Why buying gold is still a big gamble
Here are three of the week's top pieces of financial advice, gathered from around the web:
Gold: Still a gamble
Investors are once again looking to gold as "insurance against chaos," said Jason Zweig at The Wall Street Journal. The price of gold is up about 20 percent since last July. But investing in it "is still a leap in the dark." I'll admit that the yellow metal has certainly "preserved its purchasing power" over the centuries. The same amount of gold used to pay a Roman centurion's annual salary in the 1st century A.D. would cover a U.S. Army captain's annual salary today. Problem is, "most investors don't lock their money up for a couple thousand years at a time." In the short term, gold's value "fluctuates so wildly" that it can't even be guaranteed to keep up with the cost of living. Adjusted for inflation, gold remains 35 percent below its record highs in 1980.
Personal loans gain popularity
"Ahead of your next big-ticket expense, it may be time to reconsider the personal loan," said Kelli Grant at CNBC. Lenders issued $30.2 billion in personal loans to borrowers with good credit during the first three quarters of 2015, up 67 percent from the same period in 2013, according to credit bureau TransUnion. Low interest rates are the biggest selling point. APRs on a three-year, $10,000 loan start at 5.99 percent at Wells Fargo and Lending Club, compared with 17 percent for the average cash-back credit card. Personal loans are also speedy, with applicants often getting their cash within 48 to 72 hours. But be sure to read the fine print to calculate exactly how much you're saving. Some personal loans offer variable rates, and many lenders charge up-front fees.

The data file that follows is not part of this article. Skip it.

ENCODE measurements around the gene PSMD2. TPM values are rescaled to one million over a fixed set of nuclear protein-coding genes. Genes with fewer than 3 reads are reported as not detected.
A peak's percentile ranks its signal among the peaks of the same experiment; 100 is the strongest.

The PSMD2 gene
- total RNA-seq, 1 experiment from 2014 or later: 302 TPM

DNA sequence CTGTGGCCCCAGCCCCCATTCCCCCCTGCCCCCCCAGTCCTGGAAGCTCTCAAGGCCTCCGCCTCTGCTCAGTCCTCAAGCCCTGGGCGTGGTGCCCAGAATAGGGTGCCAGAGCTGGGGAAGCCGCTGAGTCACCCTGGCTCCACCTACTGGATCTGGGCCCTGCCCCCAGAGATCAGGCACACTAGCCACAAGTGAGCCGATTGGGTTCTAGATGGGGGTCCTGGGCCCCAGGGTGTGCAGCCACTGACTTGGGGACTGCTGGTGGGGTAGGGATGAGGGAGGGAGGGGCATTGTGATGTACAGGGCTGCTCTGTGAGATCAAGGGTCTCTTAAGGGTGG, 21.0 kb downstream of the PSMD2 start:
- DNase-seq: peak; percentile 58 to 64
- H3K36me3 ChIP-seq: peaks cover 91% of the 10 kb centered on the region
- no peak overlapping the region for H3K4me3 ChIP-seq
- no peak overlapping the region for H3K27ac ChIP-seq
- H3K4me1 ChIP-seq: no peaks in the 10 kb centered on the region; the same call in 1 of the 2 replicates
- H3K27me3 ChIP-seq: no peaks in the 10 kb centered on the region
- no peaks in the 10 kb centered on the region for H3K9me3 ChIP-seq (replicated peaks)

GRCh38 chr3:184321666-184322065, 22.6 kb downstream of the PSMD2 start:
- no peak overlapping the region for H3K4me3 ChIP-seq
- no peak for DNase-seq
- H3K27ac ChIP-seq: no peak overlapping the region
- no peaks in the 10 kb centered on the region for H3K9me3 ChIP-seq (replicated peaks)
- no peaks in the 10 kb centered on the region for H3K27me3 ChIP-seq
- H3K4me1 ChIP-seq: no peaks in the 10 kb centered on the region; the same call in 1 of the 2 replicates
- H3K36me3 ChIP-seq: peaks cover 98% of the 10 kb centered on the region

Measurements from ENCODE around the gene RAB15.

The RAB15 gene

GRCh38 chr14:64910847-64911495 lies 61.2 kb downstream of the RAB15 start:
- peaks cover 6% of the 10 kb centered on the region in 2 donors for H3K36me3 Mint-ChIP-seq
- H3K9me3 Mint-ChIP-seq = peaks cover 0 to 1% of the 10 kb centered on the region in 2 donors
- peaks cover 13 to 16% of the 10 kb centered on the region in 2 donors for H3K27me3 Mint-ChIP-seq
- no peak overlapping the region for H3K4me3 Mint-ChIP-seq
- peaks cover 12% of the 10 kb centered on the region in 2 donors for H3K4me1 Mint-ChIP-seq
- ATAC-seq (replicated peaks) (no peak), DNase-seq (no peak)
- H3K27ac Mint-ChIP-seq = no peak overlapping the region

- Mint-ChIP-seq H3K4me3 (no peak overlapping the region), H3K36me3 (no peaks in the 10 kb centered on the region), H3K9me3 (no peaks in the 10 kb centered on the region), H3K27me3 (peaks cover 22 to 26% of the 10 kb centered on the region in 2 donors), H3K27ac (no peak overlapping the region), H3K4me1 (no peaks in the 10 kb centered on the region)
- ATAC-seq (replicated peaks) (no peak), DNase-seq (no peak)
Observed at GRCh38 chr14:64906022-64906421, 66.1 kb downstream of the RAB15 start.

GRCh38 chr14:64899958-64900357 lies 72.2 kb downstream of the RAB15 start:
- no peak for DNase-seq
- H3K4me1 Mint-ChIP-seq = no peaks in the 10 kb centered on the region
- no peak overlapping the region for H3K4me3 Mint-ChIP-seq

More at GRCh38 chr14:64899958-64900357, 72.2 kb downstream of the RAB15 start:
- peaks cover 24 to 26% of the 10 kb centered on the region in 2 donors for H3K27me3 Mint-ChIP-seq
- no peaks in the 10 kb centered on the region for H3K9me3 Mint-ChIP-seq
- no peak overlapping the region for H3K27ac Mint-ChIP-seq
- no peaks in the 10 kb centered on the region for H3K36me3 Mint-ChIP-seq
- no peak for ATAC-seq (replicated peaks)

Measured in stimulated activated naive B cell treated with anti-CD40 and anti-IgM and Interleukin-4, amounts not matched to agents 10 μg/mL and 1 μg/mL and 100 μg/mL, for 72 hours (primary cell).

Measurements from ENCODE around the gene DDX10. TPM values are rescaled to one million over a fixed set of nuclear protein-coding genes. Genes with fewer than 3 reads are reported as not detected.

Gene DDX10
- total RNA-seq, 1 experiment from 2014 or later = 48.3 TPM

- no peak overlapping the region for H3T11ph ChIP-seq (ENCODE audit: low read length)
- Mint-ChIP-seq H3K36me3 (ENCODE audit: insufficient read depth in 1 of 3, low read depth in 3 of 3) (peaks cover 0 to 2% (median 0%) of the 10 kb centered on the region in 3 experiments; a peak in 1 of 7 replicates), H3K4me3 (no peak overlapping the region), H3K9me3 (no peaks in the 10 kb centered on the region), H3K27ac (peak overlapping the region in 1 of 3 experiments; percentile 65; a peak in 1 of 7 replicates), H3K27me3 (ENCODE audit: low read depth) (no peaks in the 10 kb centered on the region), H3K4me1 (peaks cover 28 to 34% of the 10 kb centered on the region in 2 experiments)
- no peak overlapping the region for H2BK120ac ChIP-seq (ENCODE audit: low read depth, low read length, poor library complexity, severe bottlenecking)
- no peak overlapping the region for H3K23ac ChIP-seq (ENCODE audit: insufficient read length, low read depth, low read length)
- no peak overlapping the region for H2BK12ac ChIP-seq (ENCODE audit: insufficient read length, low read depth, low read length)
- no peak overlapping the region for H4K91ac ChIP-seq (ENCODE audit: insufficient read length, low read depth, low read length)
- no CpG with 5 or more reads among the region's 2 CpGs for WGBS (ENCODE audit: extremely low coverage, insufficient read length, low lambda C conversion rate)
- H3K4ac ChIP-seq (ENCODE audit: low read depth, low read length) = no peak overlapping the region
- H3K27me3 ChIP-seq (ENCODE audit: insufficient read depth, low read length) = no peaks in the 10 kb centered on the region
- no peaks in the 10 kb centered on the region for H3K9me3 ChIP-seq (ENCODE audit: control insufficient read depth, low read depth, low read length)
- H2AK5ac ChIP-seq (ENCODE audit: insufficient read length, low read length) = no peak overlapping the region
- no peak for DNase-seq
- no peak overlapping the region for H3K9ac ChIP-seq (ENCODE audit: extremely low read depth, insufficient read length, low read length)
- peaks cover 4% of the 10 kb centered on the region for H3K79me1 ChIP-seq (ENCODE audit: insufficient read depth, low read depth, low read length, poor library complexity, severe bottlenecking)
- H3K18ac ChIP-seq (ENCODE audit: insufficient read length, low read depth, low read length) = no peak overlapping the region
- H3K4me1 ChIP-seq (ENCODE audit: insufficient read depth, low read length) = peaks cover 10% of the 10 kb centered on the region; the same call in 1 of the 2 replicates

Brexit's big investing lesson
Investors who rushed for the exits in the aftermath of the Brexit vote "are kicking themselves now," said Gail MarksJarvis at the Chicago Tribune. Retirement savers may ultimately see losses in some of their mutual funds as a result of the referendum and subsequent market swoon, but "the destruction has been mild compared to what you might have imagined." The stock market has regained nearly all it lost since roughly $3 trillion was wiped out in the immediate panic following Britain's decision to leave the EU. Bonds, meanwhile, "did just what they're supposed to do," protecting investors against big swings in the stock market. As usual, those with a diversified portfolio and the patience to ride out the turmoil came out fine.